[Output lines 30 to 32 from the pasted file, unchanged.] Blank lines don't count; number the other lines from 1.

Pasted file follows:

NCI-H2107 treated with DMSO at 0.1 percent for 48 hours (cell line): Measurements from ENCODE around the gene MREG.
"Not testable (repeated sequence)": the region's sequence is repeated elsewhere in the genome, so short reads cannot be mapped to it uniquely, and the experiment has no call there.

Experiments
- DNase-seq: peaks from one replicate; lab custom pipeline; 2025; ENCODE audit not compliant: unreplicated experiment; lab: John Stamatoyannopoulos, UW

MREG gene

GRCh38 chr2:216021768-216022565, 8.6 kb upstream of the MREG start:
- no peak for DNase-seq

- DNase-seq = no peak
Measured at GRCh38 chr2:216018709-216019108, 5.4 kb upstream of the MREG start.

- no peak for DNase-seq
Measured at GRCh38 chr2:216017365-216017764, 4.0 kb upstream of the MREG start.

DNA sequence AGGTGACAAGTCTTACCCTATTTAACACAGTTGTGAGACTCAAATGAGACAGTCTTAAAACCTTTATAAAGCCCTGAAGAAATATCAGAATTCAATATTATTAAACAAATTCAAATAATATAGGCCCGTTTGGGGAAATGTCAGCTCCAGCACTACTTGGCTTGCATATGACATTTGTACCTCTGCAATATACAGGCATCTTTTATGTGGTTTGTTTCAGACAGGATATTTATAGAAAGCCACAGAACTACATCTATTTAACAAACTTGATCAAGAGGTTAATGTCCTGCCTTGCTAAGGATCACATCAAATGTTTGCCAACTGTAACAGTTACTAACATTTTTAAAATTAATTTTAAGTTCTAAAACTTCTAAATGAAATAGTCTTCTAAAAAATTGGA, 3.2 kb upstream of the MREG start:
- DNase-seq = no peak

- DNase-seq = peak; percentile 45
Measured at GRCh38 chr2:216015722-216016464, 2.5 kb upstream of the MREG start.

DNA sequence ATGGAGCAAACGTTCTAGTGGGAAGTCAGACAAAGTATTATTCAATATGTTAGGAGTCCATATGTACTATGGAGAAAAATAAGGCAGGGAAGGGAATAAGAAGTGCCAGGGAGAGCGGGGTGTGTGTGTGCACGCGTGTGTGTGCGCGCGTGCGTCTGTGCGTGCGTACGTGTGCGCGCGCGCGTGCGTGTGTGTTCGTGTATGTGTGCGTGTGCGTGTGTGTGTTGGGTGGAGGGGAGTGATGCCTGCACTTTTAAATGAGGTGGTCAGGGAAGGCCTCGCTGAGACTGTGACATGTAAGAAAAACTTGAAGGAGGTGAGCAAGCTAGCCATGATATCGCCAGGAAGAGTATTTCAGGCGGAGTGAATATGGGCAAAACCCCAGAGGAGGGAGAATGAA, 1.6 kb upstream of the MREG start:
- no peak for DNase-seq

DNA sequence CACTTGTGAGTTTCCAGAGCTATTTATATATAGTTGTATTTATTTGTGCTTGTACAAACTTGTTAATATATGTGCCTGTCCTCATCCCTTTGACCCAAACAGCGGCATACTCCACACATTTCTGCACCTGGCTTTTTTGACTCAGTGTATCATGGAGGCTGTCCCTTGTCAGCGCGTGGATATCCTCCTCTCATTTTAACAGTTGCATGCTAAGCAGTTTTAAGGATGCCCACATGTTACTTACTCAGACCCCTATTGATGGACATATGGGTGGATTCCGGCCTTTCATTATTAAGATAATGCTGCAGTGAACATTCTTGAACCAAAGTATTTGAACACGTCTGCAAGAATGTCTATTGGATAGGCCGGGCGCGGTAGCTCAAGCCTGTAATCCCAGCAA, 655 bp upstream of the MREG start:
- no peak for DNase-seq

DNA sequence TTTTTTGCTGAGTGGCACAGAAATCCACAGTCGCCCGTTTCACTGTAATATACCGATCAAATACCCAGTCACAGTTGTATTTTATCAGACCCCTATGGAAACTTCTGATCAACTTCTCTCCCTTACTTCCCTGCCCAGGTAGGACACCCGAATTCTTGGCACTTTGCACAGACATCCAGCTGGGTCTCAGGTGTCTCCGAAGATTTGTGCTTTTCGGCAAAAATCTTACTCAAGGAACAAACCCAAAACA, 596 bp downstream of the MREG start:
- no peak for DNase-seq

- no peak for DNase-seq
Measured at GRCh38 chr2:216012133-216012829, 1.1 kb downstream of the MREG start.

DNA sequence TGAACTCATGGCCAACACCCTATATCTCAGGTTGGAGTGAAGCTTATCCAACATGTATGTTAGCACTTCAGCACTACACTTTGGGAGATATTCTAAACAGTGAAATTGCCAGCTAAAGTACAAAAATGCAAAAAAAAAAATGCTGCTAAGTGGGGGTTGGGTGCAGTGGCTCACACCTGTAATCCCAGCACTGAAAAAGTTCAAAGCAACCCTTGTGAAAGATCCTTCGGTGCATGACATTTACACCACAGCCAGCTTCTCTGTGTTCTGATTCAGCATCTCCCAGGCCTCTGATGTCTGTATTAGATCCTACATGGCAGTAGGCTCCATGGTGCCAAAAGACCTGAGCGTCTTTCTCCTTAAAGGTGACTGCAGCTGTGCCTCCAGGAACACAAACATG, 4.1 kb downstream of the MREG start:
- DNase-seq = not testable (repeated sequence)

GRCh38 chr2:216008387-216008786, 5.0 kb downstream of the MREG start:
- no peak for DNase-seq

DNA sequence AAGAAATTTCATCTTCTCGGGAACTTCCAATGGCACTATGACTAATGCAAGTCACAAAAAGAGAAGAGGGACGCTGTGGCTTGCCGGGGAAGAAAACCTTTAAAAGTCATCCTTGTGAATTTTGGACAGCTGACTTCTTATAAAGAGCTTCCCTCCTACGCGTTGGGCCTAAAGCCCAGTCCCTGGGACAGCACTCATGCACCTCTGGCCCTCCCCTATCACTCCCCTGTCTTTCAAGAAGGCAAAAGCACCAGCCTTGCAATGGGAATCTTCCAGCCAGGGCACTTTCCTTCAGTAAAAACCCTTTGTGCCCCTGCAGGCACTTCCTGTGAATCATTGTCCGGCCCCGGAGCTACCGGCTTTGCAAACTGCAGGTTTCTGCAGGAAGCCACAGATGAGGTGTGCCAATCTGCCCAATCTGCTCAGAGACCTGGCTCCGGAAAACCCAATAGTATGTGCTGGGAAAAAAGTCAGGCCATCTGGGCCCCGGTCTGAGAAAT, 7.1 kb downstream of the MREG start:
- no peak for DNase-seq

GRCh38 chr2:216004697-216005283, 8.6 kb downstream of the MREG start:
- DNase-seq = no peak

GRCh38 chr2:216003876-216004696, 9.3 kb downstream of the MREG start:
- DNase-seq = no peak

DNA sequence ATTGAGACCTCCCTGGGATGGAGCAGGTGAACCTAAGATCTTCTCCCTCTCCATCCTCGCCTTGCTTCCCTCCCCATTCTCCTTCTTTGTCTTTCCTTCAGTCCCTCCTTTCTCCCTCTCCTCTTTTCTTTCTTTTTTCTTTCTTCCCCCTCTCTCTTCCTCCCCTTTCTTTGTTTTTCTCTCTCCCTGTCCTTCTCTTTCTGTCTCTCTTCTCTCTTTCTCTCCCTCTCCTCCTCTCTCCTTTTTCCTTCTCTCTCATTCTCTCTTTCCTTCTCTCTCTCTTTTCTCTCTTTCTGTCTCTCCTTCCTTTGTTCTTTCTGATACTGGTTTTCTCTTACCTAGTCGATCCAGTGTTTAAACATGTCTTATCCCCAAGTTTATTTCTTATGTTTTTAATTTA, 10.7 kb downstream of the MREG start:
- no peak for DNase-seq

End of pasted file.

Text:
GRCh38 chr2:216004697-216005283, 8.6 kb downstream of the MREG start:
- DNase-seq = no peak

GRCh38 chr2:216003876-216004696, 9.3 kb downstream of the MREG start: